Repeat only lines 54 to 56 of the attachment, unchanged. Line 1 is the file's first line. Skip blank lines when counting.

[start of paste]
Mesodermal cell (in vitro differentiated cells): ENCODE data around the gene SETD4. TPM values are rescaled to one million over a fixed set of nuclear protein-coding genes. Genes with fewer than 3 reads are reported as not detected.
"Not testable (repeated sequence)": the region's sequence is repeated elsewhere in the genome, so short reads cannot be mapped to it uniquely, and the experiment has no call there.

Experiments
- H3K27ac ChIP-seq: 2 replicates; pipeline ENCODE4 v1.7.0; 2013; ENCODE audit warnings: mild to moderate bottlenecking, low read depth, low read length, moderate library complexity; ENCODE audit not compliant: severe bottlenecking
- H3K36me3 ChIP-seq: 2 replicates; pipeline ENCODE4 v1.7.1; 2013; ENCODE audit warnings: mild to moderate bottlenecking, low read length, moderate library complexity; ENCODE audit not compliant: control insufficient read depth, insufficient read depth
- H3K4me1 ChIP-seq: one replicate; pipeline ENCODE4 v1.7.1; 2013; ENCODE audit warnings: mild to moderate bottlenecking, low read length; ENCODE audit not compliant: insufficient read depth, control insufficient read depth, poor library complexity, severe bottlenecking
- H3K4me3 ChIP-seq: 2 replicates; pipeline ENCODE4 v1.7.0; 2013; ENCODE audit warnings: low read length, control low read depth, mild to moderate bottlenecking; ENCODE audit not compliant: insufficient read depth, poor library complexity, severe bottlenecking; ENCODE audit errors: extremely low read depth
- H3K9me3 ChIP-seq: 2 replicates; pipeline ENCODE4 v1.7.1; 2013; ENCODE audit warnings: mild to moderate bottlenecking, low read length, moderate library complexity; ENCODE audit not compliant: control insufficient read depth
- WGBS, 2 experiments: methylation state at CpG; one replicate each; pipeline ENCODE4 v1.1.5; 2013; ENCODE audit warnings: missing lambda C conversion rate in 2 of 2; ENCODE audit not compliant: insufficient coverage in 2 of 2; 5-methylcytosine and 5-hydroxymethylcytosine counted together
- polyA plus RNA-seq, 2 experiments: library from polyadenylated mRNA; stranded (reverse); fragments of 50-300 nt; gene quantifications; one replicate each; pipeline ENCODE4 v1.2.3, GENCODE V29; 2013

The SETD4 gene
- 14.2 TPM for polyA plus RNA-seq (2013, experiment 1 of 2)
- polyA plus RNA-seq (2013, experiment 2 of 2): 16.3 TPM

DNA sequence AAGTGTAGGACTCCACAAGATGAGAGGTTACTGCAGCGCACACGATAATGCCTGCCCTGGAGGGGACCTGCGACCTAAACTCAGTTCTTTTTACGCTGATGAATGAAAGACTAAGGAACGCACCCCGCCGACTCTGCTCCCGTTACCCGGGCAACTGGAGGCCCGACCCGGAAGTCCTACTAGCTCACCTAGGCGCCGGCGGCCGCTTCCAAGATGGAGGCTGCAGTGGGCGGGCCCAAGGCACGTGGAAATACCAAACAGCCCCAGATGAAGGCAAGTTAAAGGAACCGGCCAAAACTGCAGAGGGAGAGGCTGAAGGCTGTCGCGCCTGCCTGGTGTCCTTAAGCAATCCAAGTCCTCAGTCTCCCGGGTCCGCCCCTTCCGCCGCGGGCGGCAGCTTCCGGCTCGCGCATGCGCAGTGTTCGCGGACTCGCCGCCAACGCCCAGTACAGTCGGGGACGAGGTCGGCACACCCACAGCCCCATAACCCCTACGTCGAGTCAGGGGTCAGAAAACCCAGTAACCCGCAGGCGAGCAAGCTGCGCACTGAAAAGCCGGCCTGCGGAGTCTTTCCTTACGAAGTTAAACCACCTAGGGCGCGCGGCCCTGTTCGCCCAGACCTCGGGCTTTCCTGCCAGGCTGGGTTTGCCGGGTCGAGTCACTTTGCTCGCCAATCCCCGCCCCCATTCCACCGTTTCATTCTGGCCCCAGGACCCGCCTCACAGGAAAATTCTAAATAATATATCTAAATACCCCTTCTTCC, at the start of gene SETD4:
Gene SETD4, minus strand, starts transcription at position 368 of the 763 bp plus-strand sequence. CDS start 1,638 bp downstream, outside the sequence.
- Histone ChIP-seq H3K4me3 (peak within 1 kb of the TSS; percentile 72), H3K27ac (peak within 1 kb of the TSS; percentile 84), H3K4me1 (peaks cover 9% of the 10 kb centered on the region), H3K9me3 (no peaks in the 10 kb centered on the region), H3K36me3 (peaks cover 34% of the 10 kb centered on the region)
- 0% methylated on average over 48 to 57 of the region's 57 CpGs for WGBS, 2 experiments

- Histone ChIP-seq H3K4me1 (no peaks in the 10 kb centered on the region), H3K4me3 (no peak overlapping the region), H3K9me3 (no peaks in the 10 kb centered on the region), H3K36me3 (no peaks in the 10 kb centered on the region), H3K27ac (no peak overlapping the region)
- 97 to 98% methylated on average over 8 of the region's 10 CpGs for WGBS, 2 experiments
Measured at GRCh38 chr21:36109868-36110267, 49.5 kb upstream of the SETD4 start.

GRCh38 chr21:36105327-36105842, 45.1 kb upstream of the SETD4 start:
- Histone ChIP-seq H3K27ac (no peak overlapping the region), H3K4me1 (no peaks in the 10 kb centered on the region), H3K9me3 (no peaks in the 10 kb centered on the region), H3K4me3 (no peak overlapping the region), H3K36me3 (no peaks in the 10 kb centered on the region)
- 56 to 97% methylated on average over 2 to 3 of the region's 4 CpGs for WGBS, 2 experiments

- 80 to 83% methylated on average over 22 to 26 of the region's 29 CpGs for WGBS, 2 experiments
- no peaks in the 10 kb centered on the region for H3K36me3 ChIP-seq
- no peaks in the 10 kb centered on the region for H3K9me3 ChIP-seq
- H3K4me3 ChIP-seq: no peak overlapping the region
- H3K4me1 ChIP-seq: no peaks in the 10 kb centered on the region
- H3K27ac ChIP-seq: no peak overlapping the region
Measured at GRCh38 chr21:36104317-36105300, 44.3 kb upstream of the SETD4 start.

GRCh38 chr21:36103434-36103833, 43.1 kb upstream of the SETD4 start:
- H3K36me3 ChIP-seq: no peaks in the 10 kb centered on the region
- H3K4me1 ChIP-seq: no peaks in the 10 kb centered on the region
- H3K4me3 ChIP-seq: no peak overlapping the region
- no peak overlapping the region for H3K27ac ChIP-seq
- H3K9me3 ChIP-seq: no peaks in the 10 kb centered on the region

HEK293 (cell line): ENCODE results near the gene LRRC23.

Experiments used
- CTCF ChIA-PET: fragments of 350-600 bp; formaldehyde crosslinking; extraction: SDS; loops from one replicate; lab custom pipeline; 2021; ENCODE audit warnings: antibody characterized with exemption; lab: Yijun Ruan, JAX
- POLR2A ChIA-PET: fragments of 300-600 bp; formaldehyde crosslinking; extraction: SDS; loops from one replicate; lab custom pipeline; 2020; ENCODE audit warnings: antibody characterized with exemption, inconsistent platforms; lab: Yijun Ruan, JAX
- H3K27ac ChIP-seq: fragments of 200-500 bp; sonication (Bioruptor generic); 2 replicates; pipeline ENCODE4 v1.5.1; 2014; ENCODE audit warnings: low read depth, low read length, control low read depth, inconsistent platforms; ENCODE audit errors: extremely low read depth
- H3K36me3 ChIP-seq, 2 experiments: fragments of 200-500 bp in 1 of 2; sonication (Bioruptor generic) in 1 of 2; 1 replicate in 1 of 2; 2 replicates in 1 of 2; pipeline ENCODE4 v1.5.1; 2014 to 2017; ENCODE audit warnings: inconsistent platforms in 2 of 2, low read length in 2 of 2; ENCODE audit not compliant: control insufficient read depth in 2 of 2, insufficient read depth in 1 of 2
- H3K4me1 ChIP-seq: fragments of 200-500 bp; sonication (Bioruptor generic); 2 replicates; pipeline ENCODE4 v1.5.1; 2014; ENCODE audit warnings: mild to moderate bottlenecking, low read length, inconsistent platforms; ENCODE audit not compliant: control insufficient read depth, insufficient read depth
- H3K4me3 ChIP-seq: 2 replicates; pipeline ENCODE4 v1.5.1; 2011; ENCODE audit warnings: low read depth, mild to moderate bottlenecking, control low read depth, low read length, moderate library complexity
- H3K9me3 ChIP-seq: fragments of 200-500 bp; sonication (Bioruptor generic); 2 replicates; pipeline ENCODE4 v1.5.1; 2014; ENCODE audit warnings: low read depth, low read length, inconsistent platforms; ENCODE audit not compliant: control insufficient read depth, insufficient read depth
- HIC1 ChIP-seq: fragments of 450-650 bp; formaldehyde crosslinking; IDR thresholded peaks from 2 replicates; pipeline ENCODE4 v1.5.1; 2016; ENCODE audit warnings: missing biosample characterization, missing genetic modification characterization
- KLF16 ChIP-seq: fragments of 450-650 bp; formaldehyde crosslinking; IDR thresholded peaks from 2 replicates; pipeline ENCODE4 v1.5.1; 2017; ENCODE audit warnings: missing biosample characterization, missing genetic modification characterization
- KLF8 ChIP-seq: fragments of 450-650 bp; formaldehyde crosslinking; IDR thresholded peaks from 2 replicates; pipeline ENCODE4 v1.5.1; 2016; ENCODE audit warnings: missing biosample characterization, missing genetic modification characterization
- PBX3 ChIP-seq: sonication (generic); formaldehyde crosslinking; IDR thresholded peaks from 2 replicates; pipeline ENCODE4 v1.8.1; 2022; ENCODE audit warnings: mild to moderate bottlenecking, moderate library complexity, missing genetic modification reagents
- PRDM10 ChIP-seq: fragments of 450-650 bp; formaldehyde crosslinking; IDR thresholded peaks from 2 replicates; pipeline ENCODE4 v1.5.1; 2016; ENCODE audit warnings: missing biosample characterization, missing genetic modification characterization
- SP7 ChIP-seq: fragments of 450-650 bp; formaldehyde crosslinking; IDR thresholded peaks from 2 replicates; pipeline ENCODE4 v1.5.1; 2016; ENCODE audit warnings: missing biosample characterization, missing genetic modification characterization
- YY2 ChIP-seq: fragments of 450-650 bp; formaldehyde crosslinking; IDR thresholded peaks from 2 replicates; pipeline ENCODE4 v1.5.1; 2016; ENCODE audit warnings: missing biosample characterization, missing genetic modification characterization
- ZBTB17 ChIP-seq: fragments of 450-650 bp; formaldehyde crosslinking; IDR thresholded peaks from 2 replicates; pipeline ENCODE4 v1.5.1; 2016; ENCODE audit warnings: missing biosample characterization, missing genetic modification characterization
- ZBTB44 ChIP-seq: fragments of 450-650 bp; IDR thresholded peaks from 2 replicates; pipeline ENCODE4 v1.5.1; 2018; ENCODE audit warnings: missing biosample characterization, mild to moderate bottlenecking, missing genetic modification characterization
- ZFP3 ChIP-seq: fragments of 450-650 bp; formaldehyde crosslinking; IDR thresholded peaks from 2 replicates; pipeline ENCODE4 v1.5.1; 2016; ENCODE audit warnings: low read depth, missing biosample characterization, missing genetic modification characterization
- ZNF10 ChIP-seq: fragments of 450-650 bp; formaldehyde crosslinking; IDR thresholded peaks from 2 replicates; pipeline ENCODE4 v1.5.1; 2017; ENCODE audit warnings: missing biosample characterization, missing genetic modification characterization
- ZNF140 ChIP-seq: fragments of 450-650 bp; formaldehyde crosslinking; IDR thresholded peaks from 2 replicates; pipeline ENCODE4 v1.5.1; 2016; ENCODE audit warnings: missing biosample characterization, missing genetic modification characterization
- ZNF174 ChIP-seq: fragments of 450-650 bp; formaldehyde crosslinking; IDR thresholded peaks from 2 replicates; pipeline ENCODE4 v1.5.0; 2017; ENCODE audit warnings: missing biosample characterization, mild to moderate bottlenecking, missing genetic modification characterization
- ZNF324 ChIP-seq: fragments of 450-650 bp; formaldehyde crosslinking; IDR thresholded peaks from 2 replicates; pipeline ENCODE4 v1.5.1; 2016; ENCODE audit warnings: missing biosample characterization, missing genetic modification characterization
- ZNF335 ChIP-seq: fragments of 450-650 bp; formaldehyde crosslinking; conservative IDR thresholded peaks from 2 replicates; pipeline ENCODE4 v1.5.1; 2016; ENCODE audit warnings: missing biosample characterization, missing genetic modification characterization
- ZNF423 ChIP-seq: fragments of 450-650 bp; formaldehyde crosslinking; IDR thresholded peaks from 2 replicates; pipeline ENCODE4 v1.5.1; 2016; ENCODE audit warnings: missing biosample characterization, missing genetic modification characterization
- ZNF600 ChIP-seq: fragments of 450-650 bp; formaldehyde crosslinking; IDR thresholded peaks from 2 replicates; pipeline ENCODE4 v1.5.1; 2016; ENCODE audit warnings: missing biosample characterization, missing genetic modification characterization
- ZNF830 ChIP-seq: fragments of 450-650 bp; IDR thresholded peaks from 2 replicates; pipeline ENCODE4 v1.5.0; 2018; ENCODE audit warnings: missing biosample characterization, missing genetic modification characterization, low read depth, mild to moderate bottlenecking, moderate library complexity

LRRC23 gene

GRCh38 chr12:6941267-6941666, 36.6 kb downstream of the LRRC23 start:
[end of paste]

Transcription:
- ZBTB44 ChIP-seq: fragments of 450-650 bp; IDR thresholded peaks from 2 replicates; pipeline ENCODE4 v1.5.1; 2018; ENCODE audit warnings: missing biosample characterization, mild to moderate bottlenecking, missing genetic modification characterization
- ZFP3 ChIP-seq: fragments of 450-650 bp; formaldehyde crosslinking; IDR thresholded peaks from 2 replicates; pipeline ENCODE4 v1.5.1; 2016; ENCODE audit warnings: low read depth, missing biosample characterization, missing genetic modification characterization
- ZNF10 ChIP-seq: fragments of 450-650 bp; formaldehyde crosslinking; IDR thresholded peaks from 2 replicates; pipeline ENCODE4 v1.5.1; 2017; ENCODE audit warnings: missing biosample characterization, missing genetic modification characterization